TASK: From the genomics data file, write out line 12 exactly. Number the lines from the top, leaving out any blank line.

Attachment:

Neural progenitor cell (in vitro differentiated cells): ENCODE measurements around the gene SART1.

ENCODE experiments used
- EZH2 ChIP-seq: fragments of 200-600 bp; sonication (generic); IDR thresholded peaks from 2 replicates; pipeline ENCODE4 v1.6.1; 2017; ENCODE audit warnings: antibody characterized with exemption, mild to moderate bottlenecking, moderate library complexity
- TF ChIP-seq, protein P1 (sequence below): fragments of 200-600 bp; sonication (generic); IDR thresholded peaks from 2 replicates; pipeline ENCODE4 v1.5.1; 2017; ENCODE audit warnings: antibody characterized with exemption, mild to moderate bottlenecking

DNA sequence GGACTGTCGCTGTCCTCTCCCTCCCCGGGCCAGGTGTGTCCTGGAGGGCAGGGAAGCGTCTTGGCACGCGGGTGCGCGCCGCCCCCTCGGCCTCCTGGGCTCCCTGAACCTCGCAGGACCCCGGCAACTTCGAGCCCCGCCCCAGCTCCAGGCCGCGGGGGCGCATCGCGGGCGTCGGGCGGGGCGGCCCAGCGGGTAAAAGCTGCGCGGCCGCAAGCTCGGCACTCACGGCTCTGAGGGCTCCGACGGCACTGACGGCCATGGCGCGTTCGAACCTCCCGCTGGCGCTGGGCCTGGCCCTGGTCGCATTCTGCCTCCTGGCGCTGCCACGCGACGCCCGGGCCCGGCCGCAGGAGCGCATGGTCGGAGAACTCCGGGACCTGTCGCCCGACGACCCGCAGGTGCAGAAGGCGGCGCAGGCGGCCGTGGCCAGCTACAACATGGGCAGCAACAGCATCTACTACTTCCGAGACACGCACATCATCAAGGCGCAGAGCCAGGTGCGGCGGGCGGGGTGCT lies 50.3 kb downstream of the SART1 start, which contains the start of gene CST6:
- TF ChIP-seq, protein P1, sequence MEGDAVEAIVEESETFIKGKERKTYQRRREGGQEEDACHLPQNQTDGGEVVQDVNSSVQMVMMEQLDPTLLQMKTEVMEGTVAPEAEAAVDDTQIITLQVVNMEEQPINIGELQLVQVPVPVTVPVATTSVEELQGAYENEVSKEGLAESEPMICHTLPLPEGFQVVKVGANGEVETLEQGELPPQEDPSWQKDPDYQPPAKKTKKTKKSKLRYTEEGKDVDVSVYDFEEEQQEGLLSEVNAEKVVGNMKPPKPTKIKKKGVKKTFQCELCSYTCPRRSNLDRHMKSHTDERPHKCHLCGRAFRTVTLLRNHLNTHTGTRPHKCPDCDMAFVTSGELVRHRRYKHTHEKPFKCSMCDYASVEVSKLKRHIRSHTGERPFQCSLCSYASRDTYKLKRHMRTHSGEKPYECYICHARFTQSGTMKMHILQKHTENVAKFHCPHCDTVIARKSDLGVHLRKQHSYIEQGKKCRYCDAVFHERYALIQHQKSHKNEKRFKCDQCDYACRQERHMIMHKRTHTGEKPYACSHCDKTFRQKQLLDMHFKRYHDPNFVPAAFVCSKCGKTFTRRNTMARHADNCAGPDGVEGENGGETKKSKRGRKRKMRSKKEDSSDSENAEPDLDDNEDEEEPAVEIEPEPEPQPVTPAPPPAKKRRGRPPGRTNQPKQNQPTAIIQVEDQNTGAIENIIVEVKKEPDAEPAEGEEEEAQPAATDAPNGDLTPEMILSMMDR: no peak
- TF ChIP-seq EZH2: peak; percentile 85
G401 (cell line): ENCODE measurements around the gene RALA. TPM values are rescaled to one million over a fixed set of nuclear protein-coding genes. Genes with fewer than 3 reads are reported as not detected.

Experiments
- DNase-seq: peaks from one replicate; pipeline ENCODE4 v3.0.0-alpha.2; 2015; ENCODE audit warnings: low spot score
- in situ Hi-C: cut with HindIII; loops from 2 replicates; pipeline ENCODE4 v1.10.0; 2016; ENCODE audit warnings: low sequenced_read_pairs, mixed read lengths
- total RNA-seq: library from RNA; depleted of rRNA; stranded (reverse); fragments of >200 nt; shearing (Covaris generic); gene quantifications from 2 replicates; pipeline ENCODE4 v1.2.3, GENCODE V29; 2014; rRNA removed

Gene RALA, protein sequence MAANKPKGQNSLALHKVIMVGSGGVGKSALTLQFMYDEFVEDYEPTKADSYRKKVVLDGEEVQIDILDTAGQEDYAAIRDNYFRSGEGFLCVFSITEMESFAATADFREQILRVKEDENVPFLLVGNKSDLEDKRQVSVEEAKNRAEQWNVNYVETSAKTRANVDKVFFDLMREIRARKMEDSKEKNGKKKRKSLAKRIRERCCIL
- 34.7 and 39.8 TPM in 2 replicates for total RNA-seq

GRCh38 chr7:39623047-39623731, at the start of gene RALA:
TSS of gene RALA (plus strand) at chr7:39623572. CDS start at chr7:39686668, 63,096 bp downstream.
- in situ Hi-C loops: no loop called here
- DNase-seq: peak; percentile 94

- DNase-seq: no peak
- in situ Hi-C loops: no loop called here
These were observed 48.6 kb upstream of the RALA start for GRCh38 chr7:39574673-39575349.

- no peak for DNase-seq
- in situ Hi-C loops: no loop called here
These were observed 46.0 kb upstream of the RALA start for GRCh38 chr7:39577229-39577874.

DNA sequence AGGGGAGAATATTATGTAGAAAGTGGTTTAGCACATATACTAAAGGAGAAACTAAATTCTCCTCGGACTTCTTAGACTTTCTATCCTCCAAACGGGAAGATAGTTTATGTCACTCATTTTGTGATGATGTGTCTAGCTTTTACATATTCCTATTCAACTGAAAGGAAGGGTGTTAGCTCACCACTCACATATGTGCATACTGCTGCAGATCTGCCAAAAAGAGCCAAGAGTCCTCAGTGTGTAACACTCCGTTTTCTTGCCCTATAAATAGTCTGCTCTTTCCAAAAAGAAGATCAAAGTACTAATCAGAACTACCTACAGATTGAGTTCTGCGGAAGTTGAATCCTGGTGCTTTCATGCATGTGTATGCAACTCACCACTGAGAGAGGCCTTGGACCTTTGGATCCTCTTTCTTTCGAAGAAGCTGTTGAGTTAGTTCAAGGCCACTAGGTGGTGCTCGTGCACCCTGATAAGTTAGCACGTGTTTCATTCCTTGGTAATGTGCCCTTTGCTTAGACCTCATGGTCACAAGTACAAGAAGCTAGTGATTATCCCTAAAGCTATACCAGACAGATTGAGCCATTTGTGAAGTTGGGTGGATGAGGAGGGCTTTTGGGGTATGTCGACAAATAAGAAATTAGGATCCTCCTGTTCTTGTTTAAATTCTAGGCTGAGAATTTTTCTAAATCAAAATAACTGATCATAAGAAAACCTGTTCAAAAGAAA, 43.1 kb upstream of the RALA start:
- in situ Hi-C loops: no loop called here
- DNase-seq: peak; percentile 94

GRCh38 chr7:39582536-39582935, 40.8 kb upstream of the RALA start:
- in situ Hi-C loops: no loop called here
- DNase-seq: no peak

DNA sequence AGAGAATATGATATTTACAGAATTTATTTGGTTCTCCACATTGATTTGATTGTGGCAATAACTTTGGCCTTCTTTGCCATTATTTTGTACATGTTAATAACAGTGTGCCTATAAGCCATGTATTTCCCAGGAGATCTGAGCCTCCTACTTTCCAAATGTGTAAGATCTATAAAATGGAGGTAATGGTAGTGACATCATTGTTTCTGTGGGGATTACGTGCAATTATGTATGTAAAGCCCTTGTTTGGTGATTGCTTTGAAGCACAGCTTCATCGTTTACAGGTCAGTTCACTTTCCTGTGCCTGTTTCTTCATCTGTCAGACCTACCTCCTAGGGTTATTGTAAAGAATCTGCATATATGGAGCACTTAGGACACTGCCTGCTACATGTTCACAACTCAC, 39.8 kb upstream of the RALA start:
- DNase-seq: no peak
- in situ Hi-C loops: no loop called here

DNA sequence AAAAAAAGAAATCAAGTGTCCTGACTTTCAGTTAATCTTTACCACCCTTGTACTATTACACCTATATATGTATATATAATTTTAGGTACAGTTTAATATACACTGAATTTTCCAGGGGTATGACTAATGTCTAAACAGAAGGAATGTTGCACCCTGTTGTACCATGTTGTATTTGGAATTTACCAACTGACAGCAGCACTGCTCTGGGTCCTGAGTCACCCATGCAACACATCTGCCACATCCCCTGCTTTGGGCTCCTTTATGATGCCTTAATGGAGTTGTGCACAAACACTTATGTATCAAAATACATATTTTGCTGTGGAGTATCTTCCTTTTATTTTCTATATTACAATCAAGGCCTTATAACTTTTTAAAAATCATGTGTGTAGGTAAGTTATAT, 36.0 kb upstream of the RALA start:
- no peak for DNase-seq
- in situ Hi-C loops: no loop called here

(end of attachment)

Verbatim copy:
- total RNA-seq: library from RNA; depleted of rRNA; stranded (reverse); fragments of >200 nt; shearing (Covaris generic); gene quantifications from 2 replicates; pipeline ENCODE4 v1.2.3, GENCODE V29; 2014; rRNA removed